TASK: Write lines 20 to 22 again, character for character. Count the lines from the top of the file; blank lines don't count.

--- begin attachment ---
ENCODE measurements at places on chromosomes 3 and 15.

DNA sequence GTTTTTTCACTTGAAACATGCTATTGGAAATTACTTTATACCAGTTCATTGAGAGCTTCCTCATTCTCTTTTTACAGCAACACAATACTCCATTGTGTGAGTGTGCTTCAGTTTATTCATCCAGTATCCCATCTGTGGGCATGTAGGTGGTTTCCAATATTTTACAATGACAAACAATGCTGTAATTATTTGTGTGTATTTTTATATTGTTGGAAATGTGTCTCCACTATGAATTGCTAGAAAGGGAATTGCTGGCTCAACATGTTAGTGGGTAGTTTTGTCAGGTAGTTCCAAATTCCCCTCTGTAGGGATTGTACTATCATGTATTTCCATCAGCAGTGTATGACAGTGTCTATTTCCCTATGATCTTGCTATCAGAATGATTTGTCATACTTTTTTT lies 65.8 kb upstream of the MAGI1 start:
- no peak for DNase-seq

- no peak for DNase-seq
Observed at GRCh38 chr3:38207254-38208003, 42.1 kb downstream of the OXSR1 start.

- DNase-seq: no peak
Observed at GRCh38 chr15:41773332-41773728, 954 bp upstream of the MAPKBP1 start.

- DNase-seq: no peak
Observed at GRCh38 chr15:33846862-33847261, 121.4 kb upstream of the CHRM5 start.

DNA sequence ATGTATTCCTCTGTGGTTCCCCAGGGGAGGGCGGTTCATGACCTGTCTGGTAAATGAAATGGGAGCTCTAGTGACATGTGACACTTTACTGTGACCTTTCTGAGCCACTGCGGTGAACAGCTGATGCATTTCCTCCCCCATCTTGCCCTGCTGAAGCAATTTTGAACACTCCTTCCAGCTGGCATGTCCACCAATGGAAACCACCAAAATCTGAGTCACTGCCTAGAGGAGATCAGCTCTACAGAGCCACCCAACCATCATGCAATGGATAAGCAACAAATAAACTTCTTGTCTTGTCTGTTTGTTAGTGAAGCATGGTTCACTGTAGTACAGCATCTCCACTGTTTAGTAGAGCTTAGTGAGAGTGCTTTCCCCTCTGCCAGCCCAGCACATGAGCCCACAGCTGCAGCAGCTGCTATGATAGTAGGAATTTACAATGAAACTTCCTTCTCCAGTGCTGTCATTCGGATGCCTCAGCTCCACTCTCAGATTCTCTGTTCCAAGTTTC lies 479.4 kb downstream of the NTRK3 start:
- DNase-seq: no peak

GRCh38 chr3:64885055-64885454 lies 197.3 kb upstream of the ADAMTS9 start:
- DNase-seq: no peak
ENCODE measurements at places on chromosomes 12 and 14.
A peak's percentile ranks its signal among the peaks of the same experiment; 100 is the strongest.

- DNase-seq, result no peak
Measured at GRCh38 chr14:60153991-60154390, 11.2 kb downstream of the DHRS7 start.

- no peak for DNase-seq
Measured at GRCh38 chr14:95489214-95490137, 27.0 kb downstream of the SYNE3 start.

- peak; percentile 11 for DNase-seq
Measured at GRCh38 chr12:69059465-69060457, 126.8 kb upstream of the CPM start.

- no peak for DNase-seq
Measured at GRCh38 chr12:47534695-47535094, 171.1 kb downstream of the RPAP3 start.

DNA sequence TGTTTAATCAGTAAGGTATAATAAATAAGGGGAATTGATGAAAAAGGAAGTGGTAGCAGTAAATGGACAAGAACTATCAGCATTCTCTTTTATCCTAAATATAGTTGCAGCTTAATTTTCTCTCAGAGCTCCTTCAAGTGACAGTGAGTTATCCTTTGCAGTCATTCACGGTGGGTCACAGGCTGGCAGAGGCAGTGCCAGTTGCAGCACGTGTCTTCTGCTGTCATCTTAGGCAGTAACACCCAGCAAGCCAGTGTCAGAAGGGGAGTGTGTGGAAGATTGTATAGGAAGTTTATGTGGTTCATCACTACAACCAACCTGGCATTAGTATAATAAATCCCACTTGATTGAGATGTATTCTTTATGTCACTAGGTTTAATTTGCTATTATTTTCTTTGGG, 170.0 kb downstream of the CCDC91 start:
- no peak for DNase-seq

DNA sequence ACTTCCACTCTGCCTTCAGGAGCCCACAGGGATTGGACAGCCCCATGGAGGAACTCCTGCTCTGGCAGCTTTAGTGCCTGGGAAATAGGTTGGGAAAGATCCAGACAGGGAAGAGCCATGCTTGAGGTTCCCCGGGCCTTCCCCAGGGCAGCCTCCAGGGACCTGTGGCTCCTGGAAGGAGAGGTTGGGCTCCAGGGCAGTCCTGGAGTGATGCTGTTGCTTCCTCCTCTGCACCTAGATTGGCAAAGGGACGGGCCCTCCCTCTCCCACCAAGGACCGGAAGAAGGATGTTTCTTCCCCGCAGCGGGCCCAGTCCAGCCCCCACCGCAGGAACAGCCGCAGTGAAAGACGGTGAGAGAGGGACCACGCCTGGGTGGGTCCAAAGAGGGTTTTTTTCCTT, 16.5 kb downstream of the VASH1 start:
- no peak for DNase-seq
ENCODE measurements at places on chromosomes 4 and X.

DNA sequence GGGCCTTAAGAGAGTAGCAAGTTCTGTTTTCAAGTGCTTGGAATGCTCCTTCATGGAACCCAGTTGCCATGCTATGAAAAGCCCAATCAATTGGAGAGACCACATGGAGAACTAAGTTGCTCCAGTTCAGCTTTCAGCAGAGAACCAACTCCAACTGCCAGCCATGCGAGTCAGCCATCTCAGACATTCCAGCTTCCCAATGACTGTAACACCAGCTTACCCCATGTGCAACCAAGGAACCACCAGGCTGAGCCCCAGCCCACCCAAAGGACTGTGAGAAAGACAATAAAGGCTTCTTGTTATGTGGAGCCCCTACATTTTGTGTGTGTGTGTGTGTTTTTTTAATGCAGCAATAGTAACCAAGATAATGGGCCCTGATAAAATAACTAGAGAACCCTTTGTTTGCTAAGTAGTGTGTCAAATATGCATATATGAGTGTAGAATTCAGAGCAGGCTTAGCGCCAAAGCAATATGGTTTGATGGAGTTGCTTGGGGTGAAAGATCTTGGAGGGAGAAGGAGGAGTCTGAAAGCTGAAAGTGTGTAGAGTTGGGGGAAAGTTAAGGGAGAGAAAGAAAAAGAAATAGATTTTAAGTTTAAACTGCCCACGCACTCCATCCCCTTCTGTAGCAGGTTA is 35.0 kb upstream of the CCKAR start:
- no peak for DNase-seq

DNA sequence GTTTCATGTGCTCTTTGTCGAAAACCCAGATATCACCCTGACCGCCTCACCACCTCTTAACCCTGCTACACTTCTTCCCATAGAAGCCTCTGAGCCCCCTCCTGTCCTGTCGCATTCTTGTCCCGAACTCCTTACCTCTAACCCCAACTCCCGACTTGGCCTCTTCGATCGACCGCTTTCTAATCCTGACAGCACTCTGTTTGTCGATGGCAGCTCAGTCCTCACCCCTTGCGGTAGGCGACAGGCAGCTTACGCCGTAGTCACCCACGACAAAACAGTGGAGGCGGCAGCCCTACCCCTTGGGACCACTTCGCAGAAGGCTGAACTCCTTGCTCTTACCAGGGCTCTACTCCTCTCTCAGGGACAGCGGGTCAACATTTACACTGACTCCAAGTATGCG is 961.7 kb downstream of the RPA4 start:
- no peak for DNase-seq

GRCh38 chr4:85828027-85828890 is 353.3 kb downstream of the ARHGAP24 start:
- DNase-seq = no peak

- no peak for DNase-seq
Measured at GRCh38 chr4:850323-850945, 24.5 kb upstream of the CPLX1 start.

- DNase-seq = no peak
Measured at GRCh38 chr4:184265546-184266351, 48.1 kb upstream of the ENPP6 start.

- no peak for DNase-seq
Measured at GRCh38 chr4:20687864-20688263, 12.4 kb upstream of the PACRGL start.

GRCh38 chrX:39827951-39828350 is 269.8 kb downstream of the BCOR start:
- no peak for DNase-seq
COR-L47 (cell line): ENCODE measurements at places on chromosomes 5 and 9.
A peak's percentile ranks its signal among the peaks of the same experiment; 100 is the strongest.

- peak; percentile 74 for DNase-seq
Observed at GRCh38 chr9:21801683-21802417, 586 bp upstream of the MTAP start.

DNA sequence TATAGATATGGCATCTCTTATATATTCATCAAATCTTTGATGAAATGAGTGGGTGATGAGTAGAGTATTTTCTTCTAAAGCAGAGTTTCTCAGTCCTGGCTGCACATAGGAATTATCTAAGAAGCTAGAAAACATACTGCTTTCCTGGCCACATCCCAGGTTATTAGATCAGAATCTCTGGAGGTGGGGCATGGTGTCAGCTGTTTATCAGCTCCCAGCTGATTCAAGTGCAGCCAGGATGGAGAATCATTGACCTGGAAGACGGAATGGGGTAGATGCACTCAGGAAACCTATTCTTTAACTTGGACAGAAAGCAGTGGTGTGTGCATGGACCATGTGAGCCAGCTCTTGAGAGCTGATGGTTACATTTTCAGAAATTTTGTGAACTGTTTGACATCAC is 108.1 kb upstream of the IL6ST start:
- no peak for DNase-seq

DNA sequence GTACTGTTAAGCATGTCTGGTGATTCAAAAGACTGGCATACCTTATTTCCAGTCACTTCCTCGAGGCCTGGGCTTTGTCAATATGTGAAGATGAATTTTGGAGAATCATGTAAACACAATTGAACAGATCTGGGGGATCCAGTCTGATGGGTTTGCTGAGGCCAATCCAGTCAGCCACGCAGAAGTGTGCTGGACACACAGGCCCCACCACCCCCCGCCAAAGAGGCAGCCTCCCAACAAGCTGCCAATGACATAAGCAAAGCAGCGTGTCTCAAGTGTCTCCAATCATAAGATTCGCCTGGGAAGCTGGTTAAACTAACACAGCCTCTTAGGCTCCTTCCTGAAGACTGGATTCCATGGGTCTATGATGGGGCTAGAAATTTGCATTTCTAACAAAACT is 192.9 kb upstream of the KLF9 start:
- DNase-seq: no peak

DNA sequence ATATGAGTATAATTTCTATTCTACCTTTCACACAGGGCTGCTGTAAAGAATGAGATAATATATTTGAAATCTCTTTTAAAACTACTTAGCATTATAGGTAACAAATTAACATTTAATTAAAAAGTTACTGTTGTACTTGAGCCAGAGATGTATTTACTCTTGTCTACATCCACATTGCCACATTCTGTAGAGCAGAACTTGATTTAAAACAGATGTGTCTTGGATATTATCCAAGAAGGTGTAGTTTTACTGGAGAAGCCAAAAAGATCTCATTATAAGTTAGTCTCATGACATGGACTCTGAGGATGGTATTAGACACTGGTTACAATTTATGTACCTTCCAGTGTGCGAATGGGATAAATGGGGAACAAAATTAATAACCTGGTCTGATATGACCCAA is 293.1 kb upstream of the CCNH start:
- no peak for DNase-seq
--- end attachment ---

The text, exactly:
- peak; percentile 11 for DNase-seq
Measured at GRCh38 chr12:69059465-69060457, 126.8 kb upstream of the CPM start.

- no peak for DNase-seq